Disruptive technologies such as artificial intelligence and machine learning have been hot topics in recent years. But how well are these technologies understood and adopted by organisations?
Richard Busby, Principal Solution Architect at Amazon Web Services, discussed how the adoption of these technologies can be more easily achieved by organisations at CxO Disrupt in New Zealand in March.
Drawing on Amazon’s technologies such as Echo, Alexa and Polly, Busby highlighted how technology should be a key part of your business strategy.
The Two Types of Disruption
Before exploring the power of AI, Busby started by explaining that their were two definitions, or “types”, of disruption.
“The first is a product to commodity substitution…That’s a type of disruptive innovation that you should see coming,” Busby explained.
To illuminate the theory he used the common PC as a reference point. While the purchase and assembly of computers were complex 30 years ago, they have now become a utility and are therefore more readily available.
“The second type of disruption is this product to product substitution, and that’s where someone comes into the market with something that’s completely left field that you’ve never seen before and you couldn’t predict. These are the types of disruption that can up-end entire industries and turn incumbent providers on their heads.”
This second definition is what organisations fear and try to prevent happening to them.
Busby also drew on Clayton Christensen’s theory that although one organisation may create a mature, feature-complete technology, the price and complexity consequently rises too. This provides other organisations with an opportunity to create a more cost-effective alternative.
This is “good enough for a segment of the market so they start using that because it’s cheaper, innovative and it’s faster. So the disruptive technology is…where a new challenger in the market can offer something that’s very basic at the start and then expands upon them to get more and more market share.”
As a result, the organisation providing the simpler, cheaper option eventually becomes the dominant market player.
Here, Busby highlights the importance of using a mapping technique, such as Wardley Maps, to look at these components separately and understand how they will develop over time; this is how organisations can become disruptors themselves.
Reduce the Barrier to Entry
Busby explained that like all disruptive technologies, AI used to require a certain skill-set in order to understand it, but it is now emerging as a technology that a multitude of companies want to adopt.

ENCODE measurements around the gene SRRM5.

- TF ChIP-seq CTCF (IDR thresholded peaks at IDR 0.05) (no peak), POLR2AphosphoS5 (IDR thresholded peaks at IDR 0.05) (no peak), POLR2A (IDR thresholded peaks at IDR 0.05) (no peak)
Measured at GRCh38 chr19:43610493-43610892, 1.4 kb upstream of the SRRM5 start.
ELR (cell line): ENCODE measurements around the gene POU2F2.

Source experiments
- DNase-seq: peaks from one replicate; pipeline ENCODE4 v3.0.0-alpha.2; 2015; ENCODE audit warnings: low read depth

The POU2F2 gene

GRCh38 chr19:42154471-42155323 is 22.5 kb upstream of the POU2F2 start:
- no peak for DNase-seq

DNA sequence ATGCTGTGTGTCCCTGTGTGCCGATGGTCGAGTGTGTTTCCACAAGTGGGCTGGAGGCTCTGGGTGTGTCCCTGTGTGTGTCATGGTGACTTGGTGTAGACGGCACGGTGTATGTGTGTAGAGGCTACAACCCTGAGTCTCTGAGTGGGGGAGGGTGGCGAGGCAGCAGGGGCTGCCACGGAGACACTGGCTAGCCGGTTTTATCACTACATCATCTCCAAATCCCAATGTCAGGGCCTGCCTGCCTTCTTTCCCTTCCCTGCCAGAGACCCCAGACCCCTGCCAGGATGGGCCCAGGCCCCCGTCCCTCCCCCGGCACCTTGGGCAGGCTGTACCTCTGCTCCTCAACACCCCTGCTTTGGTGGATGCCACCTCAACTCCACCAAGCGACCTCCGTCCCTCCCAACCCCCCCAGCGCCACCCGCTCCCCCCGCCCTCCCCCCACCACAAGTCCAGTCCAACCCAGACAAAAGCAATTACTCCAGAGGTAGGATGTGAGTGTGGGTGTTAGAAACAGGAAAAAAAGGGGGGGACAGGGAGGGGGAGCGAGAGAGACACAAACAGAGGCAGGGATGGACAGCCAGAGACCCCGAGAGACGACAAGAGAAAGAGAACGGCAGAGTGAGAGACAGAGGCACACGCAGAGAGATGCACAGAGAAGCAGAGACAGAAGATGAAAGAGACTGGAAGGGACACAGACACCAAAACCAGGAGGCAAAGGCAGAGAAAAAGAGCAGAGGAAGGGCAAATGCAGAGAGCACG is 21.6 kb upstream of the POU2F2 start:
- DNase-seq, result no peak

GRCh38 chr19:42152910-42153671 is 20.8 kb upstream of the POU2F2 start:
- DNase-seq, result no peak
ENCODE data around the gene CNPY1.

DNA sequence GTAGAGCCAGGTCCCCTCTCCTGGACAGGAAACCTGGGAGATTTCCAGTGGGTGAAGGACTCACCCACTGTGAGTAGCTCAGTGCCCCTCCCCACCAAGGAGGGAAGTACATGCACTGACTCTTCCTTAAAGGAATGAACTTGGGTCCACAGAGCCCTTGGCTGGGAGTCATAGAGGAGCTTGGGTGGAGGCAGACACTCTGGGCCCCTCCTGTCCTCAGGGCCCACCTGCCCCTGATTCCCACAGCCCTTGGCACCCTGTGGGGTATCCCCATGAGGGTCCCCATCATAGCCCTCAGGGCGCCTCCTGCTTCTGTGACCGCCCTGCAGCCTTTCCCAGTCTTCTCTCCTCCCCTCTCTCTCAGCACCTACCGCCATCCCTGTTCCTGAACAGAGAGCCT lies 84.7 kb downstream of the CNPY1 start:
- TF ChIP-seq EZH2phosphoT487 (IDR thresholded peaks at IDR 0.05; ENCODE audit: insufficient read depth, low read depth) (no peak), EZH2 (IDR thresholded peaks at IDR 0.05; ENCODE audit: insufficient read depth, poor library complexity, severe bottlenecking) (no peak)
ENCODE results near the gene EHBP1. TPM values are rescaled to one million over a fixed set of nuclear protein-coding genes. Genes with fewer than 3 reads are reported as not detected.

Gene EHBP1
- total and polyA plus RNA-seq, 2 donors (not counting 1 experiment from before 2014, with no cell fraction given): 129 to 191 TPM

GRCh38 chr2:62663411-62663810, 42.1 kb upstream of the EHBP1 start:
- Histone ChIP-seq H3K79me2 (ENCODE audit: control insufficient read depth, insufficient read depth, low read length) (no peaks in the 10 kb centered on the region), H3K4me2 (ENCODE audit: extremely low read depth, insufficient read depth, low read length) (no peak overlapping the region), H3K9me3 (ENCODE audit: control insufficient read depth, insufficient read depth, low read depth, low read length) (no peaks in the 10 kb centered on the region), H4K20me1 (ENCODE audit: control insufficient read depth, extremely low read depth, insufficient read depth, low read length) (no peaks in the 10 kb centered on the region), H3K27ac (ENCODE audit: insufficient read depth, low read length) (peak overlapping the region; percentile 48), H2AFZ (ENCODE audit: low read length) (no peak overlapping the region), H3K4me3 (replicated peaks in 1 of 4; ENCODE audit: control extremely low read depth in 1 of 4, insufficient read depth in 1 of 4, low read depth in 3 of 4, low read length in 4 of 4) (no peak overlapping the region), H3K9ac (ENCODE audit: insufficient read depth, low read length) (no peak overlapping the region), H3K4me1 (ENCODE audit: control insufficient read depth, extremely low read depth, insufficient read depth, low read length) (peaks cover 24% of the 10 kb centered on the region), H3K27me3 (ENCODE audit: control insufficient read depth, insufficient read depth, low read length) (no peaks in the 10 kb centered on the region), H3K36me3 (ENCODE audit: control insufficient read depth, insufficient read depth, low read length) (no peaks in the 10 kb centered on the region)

“Artificial intelligence and machine learning is moving from being something that’s genesis or custom-built, into something that’s becoming more of a commodity.”
This can be useful to organisations as they provide new engagement models for their customers. By understanding how customers are interacting with a business, they can begin to predict their customer’s needs.
“Once you’ve gathered a bunch of data on what customers do, how they’re acting, then you can apply machine learning, analytics and big data techniques to a mass of data and start working out trends and patterns.”
Therefore, AI and machine learning, such as technologies like Amazon Echo and Polly, reduce the barriers to entry.
Amazon Echo is a smart speaker that listens to voice commands, processes them and responds accordingly, while Amazon Polly uses deep learning technology to turn text into speech. Polly currently boasts 47 voices in 24 countries, and this is only set to improve as the technology becomes more widely used.
Utilising these technologies can bolster an organisations digital strategy. One example was how Capital One bank in the United States have adopted Amazon Echo to advance their customer interactions.
Although Busby highlighted the potential security issues of using Echo for banking purposes, Capital One ensured this was maintained by combining it with their mobile app to verify your identity.
“If you ask it any sensitive questions, such as bank balances or transactions, it’ll actually send a pin code to the app on your phone and you can then read out the pin code into Alexa,” Busby said.
Seize the Opportunities
Most customer interactions are now through digital means, whether this is mobile, web or apps. This provides organisations with a plethora of data they could use to better understand their customer, but many are failing to recognise this.
Referring to the low cost of storing customer data, 3 cents per gigabyte, Busby argues “you may as well store all of this data with your systems because the potential use of it down the track is high and the cost of storing it is very low.”
A key pain-point related to storing this data is how to analyse it, and Amazon Athena reduces the complexity of understanding this data. This allows anyone in the IT industry to more easily run a server-less query, and therefore provides easily-digestible information on their customers.
With Amazon Athena offering a pay-as-you-use service, organisations have easier access to the tools needed to advance in the digital age.
Busby explains this is only possible if you have the correct mind-set.
“Ultimately, what this all comes down to is experimentation and being able to make it easy for people to experiment inside your organisation.”
Overall, every organisation fears an organisation such as Amazon disrupting their industry. Busby’s insights revealed that adopting technology and utilising the tools and data available will ultimately prevent this from happening by keeping you at the forefront of the technical world.
Finally, organisations should not be restricted by fear. According to Busby, failure is not something to be feared; this is how Amazon have progressed so quickly.
“We try to fail all the time because if we only ever stay in our safe zone…we’ll never get better at offering customers increased value and better services.”